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How Car Crushers Work

For every beginning there's an end. Every shiny new car on the showroom floor will one day end up in a junkyard, its value no greater than the weight of the metal used to build it. North American auto plants built 15.8 million cars in 2005 -- all of which have to end up somewhere [Source: Business Week]. One of the most important stops an old car reaches at the end of the line is the crusher -- a massive machine whose only purpose is to compress a car into a tiny cube or flattened slab.

In this article we'll learn what a car crusher is, how they crush and why take the time to turn a car into a brick of steel.

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A car crusher is a piece of machinery used to compress the metal remains of a junked car after it has been stripped of all useful parts. Compressing them takes up less space when stored, or when transported via truck or train to a recycling facility. A crusher is just one step of the auto-recycling process. They can also be used to compact other forms of metal waste, such as old appliances or even large machines like combines.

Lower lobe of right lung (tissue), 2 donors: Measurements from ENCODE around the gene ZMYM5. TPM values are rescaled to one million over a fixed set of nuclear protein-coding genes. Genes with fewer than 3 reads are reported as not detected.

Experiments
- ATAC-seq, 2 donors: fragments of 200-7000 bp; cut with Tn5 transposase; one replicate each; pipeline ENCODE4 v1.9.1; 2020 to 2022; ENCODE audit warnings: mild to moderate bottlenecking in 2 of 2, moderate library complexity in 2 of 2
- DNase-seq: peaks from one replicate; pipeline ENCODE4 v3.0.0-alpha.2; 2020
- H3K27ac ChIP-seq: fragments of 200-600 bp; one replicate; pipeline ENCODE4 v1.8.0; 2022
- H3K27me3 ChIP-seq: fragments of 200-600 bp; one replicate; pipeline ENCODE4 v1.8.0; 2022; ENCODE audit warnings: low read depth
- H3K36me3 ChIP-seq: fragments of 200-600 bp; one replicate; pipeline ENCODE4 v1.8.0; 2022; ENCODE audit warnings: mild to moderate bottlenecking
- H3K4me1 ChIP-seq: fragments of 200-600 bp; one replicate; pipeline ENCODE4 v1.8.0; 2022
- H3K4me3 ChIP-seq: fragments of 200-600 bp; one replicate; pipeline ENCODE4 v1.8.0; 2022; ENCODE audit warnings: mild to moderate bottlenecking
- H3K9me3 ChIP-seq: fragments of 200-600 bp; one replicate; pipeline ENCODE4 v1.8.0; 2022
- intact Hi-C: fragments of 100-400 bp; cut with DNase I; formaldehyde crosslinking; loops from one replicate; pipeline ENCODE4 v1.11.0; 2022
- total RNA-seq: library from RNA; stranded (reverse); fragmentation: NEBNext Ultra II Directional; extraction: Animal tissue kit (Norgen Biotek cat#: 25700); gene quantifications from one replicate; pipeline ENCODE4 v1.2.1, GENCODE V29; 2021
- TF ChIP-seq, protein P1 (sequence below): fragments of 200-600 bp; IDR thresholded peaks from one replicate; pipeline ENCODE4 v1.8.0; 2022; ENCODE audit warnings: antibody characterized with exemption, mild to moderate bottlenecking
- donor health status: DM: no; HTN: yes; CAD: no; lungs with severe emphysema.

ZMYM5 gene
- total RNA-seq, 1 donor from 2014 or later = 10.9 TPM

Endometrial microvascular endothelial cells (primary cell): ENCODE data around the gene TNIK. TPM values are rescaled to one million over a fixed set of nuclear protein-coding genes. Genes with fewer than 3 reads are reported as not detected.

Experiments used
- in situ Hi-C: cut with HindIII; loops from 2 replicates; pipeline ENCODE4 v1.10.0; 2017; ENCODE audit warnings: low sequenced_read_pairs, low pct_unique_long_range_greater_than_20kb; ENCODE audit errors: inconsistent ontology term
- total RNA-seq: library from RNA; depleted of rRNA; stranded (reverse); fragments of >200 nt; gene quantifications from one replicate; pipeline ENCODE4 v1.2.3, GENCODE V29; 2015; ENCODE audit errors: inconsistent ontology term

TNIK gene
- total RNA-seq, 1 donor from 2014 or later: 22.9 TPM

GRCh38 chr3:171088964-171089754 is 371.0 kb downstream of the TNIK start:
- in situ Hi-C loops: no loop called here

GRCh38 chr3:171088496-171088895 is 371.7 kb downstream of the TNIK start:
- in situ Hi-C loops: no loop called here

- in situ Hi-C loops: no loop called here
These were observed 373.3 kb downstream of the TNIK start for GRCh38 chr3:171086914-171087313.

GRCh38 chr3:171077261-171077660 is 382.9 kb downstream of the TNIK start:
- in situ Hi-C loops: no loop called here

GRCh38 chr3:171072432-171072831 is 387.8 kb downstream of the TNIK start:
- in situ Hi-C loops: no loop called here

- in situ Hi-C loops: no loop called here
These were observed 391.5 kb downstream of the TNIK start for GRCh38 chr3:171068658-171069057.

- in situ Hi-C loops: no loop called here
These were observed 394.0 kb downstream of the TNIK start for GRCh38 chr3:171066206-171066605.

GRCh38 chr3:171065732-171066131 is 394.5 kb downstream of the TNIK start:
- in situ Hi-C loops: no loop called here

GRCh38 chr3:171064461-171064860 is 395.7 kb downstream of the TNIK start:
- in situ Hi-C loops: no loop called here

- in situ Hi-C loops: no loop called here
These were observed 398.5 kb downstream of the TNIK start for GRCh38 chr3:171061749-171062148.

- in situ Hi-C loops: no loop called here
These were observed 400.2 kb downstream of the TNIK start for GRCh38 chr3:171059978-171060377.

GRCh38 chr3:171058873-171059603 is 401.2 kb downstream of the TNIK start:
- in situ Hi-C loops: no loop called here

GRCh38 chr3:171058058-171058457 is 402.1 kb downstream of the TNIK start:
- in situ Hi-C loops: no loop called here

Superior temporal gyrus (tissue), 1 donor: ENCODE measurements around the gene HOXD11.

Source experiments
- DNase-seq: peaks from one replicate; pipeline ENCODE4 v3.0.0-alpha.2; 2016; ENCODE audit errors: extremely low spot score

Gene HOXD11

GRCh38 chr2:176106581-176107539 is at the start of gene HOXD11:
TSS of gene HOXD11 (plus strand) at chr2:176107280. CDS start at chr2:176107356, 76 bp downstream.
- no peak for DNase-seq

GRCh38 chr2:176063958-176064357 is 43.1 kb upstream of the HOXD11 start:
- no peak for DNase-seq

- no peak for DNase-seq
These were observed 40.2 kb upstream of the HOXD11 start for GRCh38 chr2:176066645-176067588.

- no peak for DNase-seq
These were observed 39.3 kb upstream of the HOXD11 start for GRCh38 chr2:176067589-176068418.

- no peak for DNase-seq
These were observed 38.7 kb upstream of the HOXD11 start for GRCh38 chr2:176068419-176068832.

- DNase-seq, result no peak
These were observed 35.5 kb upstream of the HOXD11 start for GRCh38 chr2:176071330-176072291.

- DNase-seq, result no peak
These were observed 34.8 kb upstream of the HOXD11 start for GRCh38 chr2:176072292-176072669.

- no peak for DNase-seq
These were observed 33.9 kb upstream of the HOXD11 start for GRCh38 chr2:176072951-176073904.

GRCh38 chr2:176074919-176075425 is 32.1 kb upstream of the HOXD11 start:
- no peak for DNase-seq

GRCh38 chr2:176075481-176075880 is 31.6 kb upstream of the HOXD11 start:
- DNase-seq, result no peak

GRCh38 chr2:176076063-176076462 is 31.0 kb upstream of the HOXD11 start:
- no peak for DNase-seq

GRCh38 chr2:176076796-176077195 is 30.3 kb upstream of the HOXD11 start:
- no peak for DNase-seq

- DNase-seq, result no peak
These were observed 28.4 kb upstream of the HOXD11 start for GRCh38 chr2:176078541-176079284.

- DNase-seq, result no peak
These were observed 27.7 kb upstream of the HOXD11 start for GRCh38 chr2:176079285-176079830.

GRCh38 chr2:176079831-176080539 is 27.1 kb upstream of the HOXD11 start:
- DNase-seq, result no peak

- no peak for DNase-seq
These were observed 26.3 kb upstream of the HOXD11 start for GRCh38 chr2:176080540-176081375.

­ A car crusher
­ A car crusher

Crushers can be portable or stationary. Older machines tend to be stationary -- once they're set up in a scrap yard, they stay there. Today, most crushers are portable. They are built mounted to a standard-size truck trailer, and can be towed to various locations, set up, used to crush some things, then moved somewhere else. This helps cut costs for auto salvage yards - instead of buying an expensive machine, they can split the cost with other yards or rent time on a crusher that comes by once a week.

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